French rock in 'eengleesh'

Album cover for band Justice

TEXT OF STORY

Scott Jagow: There are some new French groups that are singing songs in English. And believe it or not, that is very unusual. France has a quota system that encourages bands to sing only in French. John Laurenson tells us about a new generation that's defying the tradition.


Song Clip: The band Justice

John Laurenson: Rolling Stone magazine's fourth best song 2007. Justice have already sold 300,000 albums, a third of those in Britain and the United States. But to do it, they had to hire the services of a London children's choir to do those infant Michael Jackson vocals. Latest in a series of ways round a language problem that's as old as rock 'n' roll itself.

Song Clip: "Les Portes du Penitencier" (House of the Rising
Sun) in French by Johnny Hallyday

First, they translated English and American songs into French. Then there was singing 'een Ingleesh'

Song Clip: "She" by Charles Aznavour in English

Then, hardly any singing at all.

Music Clip

Now, you've got a slew of young artists who write and sing real lyrics in faultless English. A duo called Cocoon, who just won the main French rock magazine's new talent competition. A group called Aaron, who've sold 200,000 copies of their new album.

Sound Clip: Singer chats to audience in French.

At a club in the north of Paris, another group, Hey Hey My My, are playing their first ever sell-out concert. They chat to the audience in French. Then sing to them in English that would make their former teachers proud.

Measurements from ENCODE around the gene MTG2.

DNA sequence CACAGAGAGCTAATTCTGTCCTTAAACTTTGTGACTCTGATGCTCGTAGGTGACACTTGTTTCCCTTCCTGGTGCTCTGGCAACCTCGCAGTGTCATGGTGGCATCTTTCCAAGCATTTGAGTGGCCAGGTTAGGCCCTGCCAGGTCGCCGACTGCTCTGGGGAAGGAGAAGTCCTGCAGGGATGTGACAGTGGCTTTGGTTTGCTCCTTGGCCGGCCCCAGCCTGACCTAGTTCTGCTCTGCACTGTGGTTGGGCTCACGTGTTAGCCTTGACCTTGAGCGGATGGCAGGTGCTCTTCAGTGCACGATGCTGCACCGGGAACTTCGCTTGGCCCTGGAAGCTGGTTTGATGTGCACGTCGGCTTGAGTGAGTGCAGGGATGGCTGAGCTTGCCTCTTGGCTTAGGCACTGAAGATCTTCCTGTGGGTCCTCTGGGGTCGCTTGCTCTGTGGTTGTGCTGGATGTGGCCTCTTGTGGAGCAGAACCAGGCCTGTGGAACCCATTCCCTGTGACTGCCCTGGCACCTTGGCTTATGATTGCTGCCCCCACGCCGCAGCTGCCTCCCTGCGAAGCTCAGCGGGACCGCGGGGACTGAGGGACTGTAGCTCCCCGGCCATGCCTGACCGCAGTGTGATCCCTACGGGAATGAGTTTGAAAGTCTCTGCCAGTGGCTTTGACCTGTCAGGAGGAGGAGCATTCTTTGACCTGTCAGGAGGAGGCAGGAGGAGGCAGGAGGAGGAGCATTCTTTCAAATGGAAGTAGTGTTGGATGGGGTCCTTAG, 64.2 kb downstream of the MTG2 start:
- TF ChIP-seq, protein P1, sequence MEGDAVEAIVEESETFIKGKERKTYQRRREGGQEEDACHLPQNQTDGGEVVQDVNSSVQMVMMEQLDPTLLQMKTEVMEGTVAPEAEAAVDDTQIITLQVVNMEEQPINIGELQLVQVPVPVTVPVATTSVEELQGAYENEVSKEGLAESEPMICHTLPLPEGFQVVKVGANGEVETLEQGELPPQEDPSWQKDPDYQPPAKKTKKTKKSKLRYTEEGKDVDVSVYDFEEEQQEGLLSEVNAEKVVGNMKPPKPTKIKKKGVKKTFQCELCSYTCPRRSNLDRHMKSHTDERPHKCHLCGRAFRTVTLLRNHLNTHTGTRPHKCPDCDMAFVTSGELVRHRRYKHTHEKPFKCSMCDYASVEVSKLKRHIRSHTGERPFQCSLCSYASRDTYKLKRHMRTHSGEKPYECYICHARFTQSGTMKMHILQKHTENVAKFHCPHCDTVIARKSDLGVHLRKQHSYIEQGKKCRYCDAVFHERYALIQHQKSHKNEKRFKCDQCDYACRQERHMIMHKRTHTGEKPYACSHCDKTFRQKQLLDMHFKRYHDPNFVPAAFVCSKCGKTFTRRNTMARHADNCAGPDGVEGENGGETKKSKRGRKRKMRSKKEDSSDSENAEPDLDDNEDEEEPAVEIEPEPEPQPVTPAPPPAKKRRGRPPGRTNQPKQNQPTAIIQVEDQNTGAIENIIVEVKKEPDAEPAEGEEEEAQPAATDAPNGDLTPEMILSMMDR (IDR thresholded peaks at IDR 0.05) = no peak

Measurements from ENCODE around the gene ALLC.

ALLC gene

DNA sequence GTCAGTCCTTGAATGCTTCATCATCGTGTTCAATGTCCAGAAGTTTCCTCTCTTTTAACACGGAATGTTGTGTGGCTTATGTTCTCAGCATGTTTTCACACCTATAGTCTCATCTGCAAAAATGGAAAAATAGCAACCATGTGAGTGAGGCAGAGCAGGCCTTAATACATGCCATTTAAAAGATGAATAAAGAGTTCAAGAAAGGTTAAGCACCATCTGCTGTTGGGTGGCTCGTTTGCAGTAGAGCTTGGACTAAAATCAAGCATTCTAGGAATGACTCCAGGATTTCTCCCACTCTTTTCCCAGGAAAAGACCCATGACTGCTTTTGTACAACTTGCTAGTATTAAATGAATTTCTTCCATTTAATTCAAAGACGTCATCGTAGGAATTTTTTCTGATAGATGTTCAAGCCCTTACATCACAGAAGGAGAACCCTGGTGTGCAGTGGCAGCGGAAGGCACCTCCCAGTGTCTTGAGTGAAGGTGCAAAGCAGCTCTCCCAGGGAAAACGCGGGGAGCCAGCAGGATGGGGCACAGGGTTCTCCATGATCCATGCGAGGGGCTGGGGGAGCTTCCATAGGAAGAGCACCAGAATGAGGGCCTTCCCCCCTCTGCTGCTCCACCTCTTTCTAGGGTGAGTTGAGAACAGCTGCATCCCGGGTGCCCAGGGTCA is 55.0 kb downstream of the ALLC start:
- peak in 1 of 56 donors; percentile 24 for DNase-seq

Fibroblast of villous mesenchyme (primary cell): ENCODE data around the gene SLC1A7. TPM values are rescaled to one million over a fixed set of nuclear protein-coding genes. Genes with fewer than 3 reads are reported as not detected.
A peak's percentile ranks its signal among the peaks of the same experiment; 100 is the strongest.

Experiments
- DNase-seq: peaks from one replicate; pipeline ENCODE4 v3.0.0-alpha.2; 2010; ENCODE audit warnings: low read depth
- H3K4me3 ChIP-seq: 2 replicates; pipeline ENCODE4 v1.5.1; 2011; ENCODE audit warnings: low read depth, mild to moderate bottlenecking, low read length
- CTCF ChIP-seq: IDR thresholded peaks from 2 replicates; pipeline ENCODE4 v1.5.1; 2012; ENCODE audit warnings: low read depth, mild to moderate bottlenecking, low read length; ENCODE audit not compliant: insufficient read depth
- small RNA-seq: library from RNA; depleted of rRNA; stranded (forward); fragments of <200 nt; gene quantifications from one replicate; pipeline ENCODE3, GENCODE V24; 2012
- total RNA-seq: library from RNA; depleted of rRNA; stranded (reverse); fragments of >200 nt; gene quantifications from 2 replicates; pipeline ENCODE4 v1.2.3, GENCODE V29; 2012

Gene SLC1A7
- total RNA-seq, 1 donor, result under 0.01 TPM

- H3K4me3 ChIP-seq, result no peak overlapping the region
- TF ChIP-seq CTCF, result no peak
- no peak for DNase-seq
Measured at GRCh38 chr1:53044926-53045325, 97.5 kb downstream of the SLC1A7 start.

Song Clip Hey Hey My My song with English lyrics

Stephane Gilles runs their record label.

Stephane Gilles in French with voice over in English: The big labels always used to think French groups singing in English could never work commercially. But with the success of this new generation of artists to whom singing in English comes naturally, they're falling over each other to sign French-Anglophone talent, because if you can sing in English, you can sell all over the world.

The problem is the quota system that protects Francophone pop. At least 40 percent of the music radio stations play has to be in French. But even out in that free 60 percent of airtime, where French-Anglophone artists are competing on a level playing field with Justin Timberlake and Britney Spears, the French are doing really well.

Song Clip: "On My Way" by Cocoon with English lyrics

Top airtime on Virgin and Oui FM last month: French duos The Do and Cocoon. Thanks in part to English, French pop is doing better than it has for years.

In Paris, this is John Laurenson for Marketplace.

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